Christian Life 

Drilling down on Christian issues

Many of the issues that exercise (and have exercised) Christians down the ages are dealt with on a prima facie basis without realising that there are underlying foundational questions which influence opinions higher up the doctrinal tree.
Sermon on the mountPreamble:
Whilst the following hierarchy first refers – in this instance – to the question of Sunday/Sabbath, the overall framework is applicable to many other issues over which Christians differ; some of these being baptism, salvation, church/state relationship.

These themes will (d.v.) be explored sequentially, but in reverse order i.e. from bottom to top; from the foundational upwards.

Meanwhile, any views on the 'Sunday/Sabbath/any day' topic can be appended to the Debate on this subject.

UPDATE: May 2010 -

The first article relating to the table below is now available: it is entitled 'A Covenant-keeping God'.


UPDATE: February 2012 -

The second article in the series is now available under the title: 'The Westminster Confession; a critique'.

UPDATE: December 2014 -

The third article in the series is now available under the title: 'Theonomy; the Church ruling the World'.


Sunday/Sabbath observance
(as an example only)
Christians differ over whether rest days are -
* Sundays
* Saturdays
* any/every day
No evidence of equating Sunday with Sabbath is found prior to the 3rd century (New International Dictionary of the Christian church)
Legalism The descent into enforcing a prescriptive and all-embracing behavioural compliance on believers Perceived as a problem in the Scottish Highlands and Islands
Are the Old Testament laws binding? Who do the OT laws apply to? Which (if any) of these still apply in NT times for believers in Jesus/Yeshua? There are 613 laws; either they all apply, or none do (unless re-stated under the New Testament / Covenant).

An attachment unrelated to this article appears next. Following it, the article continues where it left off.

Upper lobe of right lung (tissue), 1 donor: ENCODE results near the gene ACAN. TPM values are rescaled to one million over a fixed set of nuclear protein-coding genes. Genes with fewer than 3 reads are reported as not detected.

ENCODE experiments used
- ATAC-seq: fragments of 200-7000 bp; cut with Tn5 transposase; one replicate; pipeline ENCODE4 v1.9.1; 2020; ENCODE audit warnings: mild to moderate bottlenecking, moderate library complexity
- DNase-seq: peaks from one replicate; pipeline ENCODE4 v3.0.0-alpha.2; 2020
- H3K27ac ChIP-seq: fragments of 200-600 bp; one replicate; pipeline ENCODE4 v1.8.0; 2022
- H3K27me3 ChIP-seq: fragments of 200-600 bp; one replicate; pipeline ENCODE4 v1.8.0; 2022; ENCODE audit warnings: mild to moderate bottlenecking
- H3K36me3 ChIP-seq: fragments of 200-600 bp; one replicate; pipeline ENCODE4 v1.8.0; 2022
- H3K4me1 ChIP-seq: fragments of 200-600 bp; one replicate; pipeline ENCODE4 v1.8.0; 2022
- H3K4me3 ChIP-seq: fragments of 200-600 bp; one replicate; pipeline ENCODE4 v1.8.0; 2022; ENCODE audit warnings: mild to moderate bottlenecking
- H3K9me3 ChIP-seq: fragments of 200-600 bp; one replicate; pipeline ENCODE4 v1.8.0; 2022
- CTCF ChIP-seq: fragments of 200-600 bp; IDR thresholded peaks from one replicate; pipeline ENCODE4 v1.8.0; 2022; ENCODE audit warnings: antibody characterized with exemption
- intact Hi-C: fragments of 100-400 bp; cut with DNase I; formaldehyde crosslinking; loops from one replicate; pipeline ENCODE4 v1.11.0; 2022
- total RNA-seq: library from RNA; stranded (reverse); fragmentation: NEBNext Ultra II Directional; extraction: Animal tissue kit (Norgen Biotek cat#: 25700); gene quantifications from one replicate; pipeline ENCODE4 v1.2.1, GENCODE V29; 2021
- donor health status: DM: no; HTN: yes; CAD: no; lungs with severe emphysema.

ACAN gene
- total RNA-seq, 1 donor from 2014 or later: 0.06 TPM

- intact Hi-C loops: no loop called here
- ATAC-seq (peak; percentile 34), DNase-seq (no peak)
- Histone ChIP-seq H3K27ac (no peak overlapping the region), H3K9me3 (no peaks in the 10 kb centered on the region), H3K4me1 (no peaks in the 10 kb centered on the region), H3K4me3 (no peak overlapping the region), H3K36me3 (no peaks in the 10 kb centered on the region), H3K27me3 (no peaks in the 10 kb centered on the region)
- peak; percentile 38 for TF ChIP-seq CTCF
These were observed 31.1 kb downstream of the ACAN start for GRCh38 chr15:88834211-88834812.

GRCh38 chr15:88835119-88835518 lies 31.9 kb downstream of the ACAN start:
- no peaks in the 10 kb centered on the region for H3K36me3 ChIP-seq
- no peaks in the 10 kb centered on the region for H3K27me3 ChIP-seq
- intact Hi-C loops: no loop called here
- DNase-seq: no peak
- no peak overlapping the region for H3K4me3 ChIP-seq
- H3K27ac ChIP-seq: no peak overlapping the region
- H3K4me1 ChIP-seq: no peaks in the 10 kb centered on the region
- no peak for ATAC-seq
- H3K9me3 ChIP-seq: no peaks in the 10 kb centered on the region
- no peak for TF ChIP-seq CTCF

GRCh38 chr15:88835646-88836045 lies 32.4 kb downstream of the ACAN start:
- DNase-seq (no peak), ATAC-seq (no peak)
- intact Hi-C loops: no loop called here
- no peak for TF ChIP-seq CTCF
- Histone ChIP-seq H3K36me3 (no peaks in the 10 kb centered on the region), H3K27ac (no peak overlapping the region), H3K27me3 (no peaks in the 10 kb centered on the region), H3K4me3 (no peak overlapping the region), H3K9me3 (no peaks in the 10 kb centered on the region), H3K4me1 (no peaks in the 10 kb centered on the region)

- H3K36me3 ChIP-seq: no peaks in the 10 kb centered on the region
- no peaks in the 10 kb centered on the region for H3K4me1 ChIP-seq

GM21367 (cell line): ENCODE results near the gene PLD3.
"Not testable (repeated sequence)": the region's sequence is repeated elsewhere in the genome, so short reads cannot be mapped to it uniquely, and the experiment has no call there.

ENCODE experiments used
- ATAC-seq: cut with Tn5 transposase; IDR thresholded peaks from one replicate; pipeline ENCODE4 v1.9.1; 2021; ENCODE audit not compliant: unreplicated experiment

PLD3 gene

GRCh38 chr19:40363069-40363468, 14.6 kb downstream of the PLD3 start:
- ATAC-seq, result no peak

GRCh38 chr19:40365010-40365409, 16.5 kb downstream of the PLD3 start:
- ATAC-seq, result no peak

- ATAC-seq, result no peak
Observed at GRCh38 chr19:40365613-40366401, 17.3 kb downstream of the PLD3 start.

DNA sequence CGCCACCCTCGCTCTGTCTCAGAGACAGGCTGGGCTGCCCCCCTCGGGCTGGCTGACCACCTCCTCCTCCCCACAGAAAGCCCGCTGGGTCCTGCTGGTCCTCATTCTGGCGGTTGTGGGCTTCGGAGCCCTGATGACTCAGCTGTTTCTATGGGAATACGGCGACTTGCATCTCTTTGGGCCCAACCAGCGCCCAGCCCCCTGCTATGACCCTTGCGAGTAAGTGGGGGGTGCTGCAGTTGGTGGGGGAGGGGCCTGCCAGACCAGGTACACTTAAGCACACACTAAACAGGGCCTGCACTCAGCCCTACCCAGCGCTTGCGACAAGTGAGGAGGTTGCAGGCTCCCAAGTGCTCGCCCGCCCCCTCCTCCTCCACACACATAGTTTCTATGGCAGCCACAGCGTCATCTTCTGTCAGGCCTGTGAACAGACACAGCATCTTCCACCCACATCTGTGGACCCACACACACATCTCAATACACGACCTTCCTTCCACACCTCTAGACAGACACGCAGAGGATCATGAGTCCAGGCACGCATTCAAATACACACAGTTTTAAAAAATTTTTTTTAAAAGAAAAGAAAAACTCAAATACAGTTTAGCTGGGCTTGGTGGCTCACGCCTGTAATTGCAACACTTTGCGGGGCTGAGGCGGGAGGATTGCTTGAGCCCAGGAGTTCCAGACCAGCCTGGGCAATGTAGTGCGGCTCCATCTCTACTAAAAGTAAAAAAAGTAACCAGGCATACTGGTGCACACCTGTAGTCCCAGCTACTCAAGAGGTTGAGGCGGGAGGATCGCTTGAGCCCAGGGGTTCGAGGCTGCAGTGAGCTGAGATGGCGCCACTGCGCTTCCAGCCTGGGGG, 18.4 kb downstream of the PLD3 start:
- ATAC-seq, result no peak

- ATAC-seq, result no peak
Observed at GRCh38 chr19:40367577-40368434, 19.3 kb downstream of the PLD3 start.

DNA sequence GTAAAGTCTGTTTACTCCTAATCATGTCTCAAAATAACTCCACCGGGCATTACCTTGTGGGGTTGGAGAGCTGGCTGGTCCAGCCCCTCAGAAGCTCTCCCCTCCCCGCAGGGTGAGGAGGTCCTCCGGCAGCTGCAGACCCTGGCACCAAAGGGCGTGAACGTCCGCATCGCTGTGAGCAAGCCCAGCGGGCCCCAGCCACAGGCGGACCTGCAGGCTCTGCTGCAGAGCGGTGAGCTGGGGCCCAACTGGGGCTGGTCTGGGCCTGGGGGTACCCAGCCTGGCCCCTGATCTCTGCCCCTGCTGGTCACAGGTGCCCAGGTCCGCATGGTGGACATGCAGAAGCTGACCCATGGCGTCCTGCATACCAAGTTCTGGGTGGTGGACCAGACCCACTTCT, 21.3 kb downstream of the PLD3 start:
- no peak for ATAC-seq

Theocracy / Theonomy
Does the church have a mandate under God to press its views on the state and the secular/political process? Jesus said: "My kingdom is not of this world". He never tried to reform the Roman system.
Westminster Confession of Faith Even the most staunch supporters of this document will – if they wish to retain any credibility – admit that the WCF contains some fundamental flaws and serious omissions. " Not for many years has ..... discussion of the theology of the Confession been so vital a matter .... as it is today." (The WCF in the church today - edited by Alasdair Herron.)
Covenant Theology The WCF is based on an interpretational framework relating to theological constructs (Covenants of Works and Grace) in contrast to the Biblical Covenants (Noahic, Abrahamic, Mosaic, Davidic, New). "[The WCF] was not a Church Confession. This may account for much of the emphasis, as well as for certain striking omissions. Calvin never taught  any 'covenant of works' nor would have."

Christians Together, 19/07/2009

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Christians Together in the Highlands and Islands > Christian Life > Drilling down on Christian issues